A total of 1,313 ads was coded for the three years (see Table 1), (Table 1 omitted) and 859 (65.4 percent) were for editing jobs. For analysis purposes, the category “both editor and reporter,” which averaged about 5 percent of ads over the three years, was added to the category “editor.” The number of reporting jobs advertised increased in 1990 and dropped very sharply in 1993. The number of ads seeking editors was about the same in 1987 and 1990 and dropped sharply in 1993. These declines reflect the tighter market for news professionals indicated in trade journal accounts and surveys of recent journalism school graduates.(17)
Demand for pagination experience clearly increased over time. (see Table 2) (Table 2 omitted) The percentage of ads recommending or requiring pagination experience was slightly greater in 1990 (9.6 percent) than in 1987 (4.4 percent), and it rose sharply in 1993 (31.6 percent). If it had been possible to eliminate the ads for those supervisory editors and others who would spend no time doing pagination, the percentage would have been higher, perhaps much higher.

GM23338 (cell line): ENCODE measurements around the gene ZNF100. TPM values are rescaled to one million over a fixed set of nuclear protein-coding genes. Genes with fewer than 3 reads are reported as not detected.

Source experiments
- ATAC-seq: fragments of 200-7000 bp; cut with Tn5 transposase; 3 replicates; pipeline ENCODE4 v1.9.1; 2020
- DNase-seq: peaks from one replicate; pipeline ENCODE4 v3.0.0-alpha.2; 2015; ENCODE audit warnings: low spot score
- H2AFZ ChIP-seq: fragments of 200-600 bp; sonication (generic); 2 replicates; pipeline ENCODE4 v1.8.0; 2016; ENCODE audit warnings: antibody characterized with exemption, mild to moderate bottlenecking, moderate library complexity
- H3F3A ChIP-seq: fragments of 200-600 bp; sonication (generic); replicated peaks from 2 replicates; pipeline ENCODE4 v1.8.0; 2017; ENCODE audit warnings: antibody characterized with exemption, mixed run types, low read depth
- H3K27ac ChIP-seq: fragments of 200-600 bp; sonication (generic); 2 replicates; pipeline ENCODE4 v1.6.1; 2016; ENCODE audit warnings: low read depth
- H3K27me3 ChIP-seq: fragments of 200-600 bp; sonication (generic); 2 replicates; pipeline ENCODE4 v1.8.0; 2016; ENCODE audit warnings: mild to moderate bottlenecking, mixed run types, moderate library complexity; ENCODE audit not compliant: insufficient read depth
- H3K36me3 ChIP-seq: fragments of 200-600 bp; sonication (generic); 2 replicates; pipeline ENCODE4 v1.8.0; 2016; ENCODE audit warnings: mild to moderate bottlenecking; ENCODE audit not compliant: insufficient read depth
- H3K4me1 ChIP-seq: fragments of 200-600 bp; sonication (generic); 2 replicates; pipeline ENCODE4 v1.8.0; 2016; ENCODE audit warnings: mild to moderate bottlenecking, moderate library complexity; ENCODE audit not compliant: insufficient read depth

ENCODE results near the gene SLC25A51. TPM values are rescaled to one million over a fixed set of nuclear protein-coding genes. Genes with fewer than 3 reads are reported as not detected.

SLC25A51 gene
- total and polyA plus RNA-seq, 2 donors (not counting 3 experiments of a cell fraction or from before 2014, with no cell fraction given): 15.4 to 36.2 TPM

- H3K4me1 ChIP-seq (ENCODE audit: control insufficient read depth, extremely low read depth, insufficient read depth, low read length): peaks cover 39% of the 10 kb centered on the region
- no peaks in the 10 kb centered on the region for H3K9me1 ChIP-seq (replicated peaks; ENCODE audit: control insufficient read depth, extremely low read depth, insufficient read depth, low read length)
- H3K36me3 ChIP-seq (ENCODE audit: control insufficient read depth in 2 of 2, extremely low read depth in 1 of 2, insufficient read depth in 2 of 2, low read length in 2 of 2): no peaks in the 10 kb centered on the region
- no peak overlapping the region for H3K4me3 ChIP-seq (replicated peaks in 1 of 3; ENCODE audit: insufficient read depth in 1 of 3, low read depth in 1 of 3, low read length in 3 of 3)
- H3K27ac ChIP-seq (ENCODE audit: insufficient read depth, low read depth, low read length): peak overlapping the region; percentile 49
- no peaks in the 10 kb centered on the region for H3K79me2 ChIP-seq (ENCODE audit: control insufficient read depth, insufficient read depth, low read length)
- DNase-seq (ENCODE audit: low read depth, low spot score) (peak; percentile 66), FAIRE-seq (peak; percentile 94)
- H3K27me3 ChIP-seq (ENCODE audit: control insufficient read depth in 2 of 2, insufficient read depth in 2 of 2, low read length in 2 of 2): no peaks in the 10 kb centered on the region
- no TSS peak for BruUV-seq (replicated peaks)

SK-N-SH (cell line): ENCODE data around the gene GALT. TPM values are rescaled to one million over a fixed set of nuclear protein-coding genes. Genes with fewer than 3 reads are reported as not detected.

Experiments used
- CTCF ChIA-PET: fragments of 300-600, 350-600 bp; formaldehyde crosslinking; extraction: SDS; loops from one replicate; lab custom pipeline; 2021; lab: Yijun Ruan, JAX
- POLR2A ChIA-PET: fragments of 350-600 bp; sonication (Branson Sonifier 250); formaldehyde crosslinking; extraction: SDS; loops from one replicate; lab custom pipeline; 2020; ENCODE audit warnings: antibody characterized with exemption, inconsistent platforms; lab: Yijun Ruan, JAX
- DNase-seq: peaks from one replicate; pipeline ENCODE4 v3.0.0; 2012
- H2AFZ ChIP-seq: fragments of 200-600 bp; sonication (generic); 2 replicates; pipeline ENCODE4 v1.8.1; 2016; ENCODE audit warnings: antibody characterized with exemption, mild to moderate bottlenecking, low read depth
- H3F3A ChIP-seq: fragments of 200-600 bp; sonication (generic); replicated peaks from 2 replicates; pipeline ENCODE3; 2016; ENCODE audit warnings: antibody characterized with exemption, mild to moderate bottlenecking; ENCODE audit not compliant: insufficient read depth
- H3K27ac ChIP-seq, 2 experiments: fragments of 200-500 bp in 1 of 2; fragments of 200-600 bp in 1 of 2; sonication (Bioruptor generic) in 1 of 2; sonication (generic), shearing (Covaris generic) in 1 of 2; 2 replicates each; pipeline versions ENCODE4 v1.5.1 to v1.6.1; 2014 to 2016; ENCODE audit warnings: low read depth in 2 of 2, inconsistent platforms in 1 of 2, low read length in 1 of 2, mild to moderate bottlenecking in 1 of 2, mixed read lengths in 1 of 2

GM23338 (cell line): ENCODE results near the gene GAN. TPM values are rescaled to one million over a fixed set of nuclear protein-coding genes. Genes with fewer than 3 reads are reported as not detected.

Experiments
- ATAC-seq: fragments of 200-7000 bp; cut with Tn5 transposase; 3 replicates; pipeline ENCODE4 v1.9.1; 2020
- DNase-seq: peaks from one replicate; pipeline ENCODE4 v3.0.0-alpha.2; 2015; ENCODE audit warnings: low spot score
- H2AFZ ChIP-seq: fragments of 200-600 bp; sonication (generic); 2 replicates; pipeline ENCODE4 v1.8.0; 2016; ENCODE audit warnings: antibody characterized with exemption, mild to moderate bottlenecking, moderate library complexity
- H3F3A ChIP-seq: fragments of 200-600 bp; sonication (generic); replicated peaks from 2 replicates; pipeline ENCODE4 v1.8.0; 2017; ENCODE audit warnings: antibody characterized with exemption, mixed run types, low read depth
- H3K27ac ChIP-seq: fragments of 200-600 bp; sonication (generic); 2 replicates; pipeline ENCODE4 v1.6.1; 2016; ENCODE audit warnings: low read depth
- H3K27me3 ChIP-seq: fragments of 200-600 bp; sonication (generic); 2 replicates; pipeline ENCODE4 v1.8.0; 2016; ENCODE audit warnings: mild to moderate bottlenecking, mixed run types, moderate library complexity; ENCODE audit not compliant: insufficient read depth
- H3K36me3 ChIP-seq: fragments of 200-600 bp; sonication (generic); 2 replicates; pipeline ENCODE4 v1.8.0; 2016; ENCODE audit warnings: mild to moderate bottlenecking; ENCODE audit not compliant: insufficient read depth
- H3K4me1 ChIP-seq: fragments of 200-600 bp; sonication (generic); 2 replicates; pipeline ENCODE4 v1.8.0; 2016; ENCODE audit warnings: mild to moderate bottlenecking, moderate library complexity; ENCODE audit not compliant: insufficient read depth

Table 2 also shows a shift in the percentage of ads that listed pagination experience as a requirement as opposed to a recommendation. In 1993, editors were much more likely to insist on pagination experience than they were in 1990 and 1987. In the 1993 sample, 58 percent of the ads that required or recommended pagination experience asked for experience with specific hardware or software.(18) About half of the ads for paginating editors mentioned newsroom experience; the range was no experience to about five years.